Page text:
In 1876, Dr. Augustin Thompson of Union, Maine, invented Moxie, a drink marketed as a medicinal “Nerve Food.” For many years, the drink claimed to cure a number of ailments, including softening of the brain, nervousness, and insomnia. It was also said to give the drinker “spunk.”
In 1884, Thompson began selling the drink in bottles and as a soda fountain syrup, making it the first bottled carbonated beverage sold in the United States. Moxie is said to taste similar to root beer, with a bitter aftertaste. In 2005, it was named the official state soft drink of Maine.
The Matthews Museum of Maine Heritage in Union features a Moxie wing where visitors can view a collection of Moxie memorabilia, purchase Moxie merchandise, and learn about the history of the drink.
The exact origin of whoopie pies is disputed, with Maine, Pennsylvania, Massachusetts, and New Hampshire all claiming to have invented the snack. However, it’s generally accepted that the place to ever sell whoopie pies is Labadie’s Bakery in Lewiston, Maine.
Whoopie pies are a dessert sandwich consisting of two large, soft chocolate cookies surrounding a fluffy cream filling. They are often very large, closer in size to a cheeseburger than a cookie. It’s believed they originated with the Amish– legend says that when Amish men found the cookies in the lunches their wives packed, they would shout “whoopie!”
Labadie’s Bakery, which began selling whoopie pies in 1925, is still open in its original location. They now ship their pastries throughout the country, so anyone can try an original whoopie pie. If you’re in the area, though, swing by to try one freshly baked.
At one point, Maine was the largest producer of potatoes in the US. In 1872, a candymaker at Seavey’s Sweets in Maine had the idea to use potatoes as a key ingredient in chocolate candy, and Needhams were born. Before long, Mainers were making the sweet in their own kitchens, even after Seavey’s recipe stopped including spuds in the filling.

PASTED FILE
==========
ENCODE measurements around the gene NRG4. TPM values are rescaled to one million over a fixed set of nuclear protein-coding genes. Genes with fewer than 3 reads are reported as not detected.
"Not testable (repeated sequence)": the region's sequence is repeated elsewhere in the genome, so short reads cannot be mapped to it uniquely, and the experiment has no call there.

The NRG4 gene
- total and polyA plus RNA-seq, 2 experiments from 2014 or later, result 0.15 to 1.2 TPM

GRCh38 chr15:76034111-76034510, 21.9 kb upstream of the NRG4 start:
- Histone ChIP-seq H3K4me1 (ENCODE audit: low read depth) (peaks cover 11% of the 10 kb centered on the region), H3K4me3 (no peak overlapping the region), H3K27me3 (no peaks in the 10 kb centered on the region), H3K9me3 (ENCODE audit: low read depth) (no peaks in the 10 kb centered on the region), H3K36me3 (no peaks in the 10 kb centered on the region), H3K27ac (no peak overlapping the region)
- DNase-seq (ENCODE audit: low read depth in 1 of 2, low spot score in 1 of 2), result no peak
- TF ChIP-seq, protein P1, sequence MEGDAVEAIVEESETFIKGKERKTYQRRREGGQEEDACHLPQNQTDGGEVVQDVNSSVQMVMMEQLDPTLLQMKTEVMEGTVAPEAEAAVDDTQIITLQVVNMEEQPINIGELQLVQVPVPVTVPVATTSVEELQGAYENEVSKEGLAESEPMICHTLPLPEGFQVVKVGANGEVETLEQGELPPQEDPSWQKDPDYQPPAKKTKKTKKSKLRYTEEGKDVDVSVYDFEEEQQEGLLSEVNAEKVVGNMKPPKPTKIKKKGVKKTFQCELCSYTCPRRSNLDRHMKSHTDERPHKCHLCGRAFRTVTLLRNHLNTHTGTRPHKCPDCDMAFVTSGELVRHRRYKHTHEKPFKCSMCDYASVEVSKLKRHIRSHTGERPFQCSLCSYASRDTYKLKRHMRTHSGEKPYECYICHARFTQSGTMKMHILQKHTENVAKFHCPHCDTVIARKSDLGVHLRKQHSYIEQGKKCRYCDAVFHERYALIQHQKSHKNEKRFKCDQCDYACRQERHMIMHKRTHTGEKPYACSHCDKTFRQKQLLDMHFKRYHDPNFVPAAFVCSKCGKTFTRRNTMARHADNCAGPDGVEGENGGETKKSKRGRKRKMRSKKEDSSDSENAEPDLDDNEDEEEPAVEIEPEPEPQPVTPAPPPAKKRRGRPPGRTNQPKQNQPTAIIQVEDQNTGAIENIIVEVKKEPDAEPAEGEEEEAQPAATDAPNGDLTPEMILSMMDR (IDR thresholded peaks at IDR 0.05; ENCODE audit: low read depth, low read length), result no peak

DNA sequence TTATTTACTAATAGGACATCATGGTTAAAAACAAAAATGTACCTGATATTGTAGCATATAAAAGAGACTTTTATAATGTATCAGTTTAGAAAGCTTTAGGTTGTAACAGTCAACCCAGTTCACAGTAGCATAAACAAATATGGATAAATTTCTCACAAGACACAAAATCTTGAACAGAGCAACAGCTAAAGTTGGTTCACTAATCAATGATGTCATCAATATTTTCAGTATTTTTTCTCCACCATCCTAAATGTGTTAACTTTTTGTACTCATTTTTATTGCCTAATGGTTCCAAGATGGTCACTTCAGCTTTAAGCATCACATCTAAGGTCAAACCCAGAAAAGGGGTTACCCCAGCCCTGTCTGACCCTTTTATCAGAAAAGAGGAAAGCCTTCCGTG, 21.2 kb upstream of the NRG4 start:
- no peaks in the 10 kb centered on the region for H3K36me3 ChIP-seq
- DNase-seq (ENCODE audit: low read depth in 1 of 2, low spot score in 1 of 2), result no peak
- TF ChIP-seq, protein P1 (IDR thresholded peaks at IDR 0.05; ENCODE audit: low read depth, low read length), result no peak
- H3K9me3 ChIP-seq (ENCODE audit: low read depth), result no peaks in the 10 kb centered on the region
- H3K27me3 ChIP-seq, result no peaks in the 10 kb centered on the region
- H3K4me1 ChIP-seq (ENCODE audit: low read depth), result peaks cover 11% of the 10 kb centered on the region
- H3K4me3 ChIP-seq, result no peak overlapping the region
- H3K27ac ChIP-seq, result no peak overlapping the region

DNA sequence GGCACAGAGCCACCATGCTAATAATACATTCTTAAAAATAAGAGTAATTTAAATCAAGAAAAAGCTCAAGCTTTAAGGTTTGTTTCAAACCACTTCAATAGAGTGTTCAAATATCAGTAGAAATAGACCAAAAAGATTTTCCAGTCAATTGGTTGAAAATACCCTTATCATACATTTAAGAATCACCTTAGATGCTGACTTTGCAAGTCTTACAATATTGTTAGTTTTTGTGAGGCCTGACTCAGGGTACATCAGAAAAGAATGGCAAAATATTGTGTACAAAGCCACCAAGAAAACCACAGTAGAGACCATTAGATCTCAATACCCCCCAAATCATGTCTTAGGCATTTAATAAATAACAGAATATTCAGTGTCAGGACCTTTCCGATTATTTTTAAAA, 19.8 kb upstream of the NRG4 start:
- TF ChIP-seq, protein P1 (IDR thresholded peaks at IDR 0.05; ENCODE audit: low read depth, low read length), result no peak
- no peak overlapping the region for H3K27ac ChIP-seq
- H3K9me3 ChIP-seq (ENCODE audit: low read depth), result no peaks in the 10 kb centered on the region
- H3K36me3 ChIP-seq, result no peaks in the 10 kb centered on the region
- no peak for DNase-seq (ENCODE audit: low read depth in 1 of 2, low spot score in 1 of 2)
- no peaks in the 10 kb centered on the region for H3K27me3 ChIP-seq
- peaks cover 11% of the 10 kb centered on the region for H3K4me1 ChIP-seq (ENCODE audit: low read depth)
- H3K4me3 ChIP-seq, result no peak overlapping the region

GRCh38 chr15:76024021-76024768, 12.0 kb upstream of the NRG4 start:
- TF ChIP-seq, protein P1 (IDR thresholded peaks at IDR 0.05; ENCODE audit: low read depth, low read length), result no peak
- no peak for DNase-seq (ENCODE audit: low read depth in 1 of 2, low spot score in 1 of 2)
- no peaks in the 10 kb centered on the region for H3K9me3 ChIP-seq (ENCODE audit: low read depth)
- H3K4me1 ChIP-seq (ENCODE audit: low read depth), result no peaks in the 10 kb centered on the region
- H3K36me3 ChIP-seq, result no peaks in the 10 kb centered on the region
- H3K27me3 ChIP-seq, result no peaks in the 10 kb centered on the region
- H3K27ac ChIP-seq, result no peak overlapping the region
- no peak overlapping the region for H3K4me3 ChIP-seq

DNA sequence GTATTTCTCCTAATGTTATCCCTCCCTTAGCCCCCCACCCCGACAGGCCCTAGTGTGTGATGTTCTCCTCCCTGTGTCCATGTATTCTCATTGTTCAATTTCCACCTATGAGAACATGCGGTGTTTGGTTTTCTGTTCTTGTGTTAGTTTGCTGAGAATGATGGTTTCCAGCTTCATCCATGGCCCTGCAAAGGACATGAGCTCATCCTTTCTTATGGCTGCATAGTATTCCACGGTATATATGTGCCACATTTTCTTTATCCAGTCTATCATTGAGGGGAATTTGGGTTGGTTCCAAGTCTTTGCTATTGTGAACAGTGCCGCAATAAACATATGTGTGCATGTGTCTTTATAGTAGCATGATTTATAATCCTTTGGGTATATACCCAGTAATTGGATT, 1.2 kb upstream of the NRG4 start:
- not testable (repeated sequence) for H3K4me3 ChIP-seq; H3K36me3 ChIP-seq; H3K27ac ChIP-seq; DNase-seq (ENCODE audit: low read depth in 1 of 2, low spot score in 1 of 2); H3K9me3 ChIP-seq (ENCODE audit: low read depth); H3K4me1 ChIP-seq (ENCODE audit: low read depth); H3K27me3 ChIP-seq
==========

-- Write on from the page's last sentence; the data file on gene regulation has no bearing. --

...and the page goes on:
Named for George C. Needham, a popular preacher from the state, Needhams have a soft, sweet filling of coconut and potatoes. They’re traditionally square-shaped truffles, hand-dipped in chocolate. Some compare them to Mounds bars, claiming that you can’t taste the potatoes at all. Seavey’s closed its doors for good in 2013, but you can still find Needhams chocolates.
The Maine Needham Company sells the confections wholesale to retailers throughout Maine, including Reny’s department stores and Hannaford supermarkets. You can also have them shipped to you by ordering on their website.
Lowbush blueberries are native to New England and are plentiful in mountain fields and plains. The area used to be covered in glaciers, and as they receded thousands of years ago, blueberries fought to survive in the washes left behind. Indigenous tribes used them for food, medicine, and dye for many years before European settlers arrived.
Today, wild blueberries are the official state berry of Maine. They are an important feature in many local dishes, like pies, smoothies, and even ales. Blueberries Food, a cafe in Topsham, offers a number of blueberry-centric menu items. Their Blueberry Sunrise is an egg, cheese, and sausage sandwich surrounded by blueberry muffin tops.